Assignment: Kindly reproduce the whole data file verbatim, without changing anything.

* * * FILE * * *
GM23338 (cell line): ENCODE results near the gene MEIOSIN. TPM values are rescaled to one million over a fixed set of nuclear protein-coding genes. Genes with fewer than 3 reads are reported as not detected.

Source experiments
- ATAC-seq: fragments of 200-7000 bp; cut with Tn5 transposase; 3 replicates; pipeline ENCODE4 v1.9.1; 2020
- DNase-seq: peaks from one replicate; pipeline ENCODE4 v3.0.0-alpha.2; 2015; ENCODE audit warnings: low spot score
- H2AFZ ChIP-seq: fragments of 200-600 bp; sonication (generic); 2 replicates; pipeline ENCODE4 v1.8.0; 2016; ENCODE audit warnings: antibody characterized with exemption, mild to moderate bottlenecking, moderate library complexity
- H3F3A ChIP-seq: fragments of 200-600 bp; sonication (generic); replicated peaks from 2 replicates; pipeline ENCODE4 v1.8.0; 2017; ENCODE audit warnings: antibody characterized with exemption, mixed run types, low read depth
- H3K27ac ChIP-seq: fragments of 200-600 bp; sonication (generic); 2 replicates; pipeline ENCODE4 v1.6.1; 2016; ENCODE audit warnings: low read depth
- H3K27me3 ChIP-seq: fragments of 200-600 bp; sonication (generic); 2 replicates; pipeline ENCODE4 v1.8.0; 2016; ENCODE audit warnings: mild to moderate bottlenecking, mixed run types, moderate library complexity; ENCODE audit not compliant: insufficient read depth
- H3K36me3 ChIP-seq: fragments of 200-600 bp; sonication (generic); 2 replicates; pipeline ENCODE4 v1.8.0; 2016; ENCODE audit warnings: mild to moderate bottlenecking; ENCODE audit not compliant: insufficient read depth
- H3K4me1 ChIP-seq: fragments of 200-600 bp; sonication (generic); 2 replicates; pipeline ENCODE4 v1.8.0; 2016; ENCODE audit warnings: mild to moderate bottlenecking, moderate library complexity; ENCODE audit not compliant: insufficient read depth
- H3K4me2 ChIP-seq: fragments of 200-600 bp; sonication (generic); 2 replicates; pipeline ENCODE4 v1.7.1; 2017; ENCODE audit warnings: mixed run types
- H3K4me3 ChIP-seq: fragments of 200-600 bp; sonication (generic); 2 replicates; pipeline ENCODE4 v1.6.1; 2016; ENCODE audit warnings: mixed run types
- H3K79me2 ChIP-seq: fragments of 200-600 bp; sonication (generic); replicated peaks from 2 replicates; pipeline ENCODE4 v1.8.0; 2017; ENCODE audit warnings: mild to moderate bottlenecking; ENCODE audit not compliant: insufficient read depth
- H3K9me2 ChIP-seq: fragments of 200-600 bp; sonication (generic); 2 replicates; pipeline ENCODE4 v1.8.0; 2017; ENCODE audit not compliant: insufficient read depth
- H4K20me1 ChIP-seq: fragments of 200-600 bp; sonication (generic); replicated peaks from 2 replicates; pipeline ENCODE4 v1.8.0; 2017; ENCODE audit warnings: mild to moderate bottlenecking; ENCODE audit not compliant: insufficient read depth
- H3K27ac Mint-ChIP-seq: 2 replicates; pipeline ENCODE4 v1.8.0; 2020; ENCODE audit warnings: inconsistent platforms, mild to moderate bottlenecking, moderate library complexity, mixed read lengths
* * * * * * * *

GM23338 (cell line): ENCODE results near the gene MEIOSIN. TPM values are rescaled to one million over a fixed set of nuclear protein-coding genes. Genes with fewer than 3 reads are reported as not detected.

Source experiments
- ATAC-seq: fragments of 200-7000 bp; cut with Tn5 transposase; 3 replicates; pipeline ENCODE4 v1.9.1; 2020
- DNase-seq: peaks from one replicate; pipeline ENCODE4 v3.0.0-alpha.2; 2015; ENCODE audit warnings: low spot score
- H2AFZ ChIP-seq: fragments of 200-600 bp; sonication (generic); 2 replicates; pipeline ENCODE4 v1.8.0; 2016; ENCODE audit warnings: antibody characterized with exemption, mild to moderate bottlenecking, moderate library complexity
- H3F3A ChIP-seq: fragments of 200-600 bp; sonication (generic); replicated peaks from 2 replicates; pipeline ENCODE4 v1.8.0; 2017; ENCODE audit warnings: antibody characterized with exemption, mixed run types, low read depth
- H3K27ac ChIP-seq: fragments of 200-600 bp; sonication (generic); 2 replicates; pipeline ENCODE4 v1.6.1; 2016; ENCODE audit warnings: low read depth
- H3K27me3 ChIP-seq: fragments of 200-600 bp; sonication (generic); 2 replicates; pipeline ENCODE4 v1.8.0; 2016; ENCODE audit warnings: mild to moderate bottlenecking, mixed run types, moderate library complexity; ENCODE audit not compliant: insufficient read depth
- H3K36me3 ChIP-seq: fragments of 200-600 bp; sonication (generic); 2 replicates; pipeline ENCODE4 v1.8.0; 2016; ENCODE audit warnings: mild to moderate bottlenecking; ENCODE audit not compliant: insufficient read depth
- H3K4me1 ChIP-seq: fragments of 200-600 bp; sonication (generic); 2 replicates; pipeline ENCODE4 v1.8.0; 2016; ENCODE audit warnings: mild to moderate bottlenecking, moderate library complexity; ENCODE audit not compliant: insufficient read depth
- H3K4me2 ChIP-seq: fragments of 200-600 bp; sonication (generic); 2 replicates; pipeline ENCODE4 v1.7.1; 2017; ENCODE audit warnings: mixed run types
- H3K4me3 ChIP-seq: fragments of 200-600 bp; sonication (generic); 2 replicates; pipeline ENCODE4 v1.6.1; 2016; ENCODE audit warnings: mixed run types
- H3K79me2 ChIP-seq: fragments of 200-600 bp; sonication (generic); replicated peaks from 2 replicates; pipeline ENCODE4 v1.8.0; 2017; ENCODE audit warnings: mild to moderate bottlenecking; ENCODE audit not compliant: insufficient read depth
- H3K9me2 ChIP-seq: fragments of 200-600 bp; sonication (generic); 2 replicates; pipeline ENCODE4 v1.8.0; 2017; ENCODE audit not compliant: insufficient read depth
- H4K20me1 ChIP-seq: fragments of 200-600 bp; sonication (generic); replicated peaks from 2 replicates; pipeline ENCODE4 v1.8.0; 2017; ENCODE audit warnings: mild to moderate bottlenecking; ENCODE audit not compliant: insufficient read depth
- H3K27ac Mint-ChIP-seq: 2 replicates; pipeline ENCODE4 v1.8.0; 2020; ENCODE audit warnings: inconsistent platforms, mild to moderate bottlenecking, moderate library complexity, mixed read lengths